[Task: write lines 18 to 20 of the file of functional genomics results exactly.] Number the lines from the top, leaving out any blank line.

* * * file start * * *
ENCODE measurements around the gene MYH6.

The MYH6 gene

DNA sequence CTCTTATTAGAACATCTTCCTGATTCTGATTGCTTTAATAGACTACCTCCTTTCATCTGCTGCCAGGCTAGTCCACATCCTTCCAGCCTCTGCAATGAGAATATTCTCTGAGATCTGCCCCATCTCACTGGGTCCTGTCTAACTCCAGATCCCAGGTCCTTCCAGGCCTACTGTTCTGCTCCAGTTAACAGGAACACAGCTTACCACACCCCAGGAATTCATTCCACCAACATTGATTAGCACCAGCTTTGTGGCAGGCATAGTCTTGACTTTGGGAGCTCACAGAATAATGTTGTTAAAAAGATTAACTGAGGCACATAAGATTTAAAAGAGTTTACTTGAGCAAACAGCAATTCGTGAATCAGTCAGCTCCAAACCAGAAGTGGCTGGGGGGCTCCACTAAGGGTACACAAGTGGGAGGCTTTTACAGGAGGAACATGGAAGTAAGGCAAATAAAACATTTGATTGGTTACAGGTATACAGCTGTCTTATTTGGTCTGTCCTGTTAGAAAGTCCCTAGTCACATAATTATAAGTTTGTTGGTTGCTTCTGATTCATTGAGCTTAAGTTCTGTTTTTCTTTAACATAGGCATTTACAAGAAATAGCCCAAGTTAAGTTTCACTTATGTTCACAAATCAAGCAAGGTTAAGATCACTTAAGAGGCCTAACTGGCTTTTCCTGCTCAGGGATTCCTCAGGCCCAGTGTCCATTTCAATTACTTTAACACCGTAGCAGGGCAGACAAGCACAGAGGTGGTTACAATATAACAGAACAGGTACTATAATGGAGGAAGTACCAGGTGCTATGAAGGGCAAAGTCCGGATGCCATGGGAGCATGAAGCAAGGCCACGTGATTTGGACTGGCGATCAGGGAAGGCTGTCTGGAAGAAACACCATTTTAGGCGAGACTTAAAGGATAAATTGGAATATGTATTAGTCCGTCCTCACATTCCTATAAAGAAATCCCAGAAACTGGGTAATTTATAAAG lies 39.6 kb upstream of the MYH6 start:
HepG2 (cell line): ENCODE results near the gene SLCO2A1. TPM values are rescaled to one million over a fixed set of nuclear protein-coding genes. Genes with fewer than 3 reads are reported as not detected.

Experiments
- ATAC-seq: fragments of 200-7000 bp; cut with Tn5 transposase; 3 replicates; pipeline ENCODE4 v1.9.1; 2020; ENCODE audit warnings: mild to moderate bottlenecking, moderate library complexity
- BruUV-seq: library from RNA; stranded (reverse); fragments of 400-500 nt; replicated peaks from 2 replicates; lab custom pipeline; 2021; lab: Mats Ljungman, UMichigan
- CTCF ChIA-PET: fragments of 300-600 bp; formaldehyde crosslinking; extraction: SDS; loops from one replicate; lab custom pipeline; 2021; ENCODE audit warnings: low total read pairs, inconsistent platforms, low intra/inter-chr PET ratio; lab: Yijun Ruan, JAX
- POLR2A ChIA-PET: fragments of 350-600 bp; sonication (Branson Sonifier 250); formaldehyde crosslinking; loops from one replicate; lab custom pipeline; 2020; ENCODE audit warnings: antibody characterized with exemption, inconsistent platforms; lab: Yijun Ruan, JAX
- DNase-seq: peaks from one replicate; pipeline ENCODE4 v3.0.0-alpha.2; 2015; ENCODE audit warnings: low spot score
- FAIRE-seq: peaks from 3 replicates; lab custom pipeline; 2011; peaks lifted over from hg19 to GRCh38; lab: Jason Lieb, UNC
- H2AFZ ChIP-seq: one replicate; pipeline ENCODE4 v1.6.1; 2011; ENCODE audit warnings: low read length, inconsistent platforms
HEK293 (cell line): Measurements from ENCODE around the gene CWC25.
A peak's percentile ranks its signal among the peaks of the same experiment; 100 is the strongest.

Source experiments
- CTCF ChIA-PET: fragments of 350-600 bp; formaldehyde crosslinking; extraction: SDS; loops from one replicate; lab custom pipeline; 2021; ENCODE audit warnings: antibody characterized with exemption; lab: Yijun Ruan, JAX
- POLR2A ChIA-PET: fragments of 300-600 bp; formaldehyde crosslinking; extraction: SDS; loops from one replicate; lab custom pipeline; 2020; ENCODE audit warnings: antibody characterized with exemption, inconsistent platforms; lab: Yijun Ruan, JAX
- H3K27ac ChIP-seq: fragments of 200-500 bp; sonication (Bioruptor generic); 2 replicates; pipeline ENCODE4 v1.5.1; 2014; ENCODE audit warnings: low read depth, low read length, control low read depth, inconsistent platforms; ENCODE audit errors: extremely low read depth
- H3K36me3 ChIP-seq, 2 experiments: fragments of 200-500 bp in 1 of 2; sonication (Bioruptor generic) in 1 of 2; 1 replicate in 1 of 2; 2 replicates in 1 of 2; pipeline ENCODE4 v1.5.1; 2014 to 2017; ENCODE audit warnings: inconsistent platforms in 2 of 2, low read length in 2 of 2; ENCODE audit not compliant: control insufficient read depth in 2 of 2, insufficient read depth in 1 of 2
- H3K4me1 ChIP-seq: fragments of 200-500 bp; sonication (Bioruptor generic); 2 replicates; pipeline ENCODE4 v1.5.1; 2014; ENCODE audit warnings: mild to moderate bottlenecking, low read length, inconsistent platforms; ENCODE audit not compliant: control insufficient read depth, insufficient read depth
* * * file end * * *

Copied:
- H3K27ac ChIP-seq: fragments of 200-500 bp; sonication (Bioruptor generic); 2 replicates; pipeline ENCODE4 v1.5.1; 2014; ENCODE audit warnings: low read depth, low read length, control low read depth, inconsistent platforms; ENCODE audit errors: extremely low read depth
- H3K36me3 ChIP-seq, 2 experiments: fragments of 200-500 bp in 1 of 2; sonication (Bioruptor generic) in 1 of 2; 1 replicate in 1 of 2; 2 replicates in 1 of 2; pipeline ENCODE4 v1.5.1; 2014 to 2017; ENCODE audit warnings: inconsistent platforms in 2 of 2, low read length in 2 of 2; ENCODE audit not compliant: control insufficient read depth in 2 of 2, insufficient read depth in 1 of 2
- H3K4me1 ChIP-seq: fragments of 200-500 bp; sonication (Bioruptor generic); 2 replicates; pipeline ENCODE4 v1.5.1; 2014; ENCODE audit warnings: mild to moderate bottlenecking, low read length, inconsistent platforms; ENCODE audit not compliant: control insufficient read depth, insufficient read depth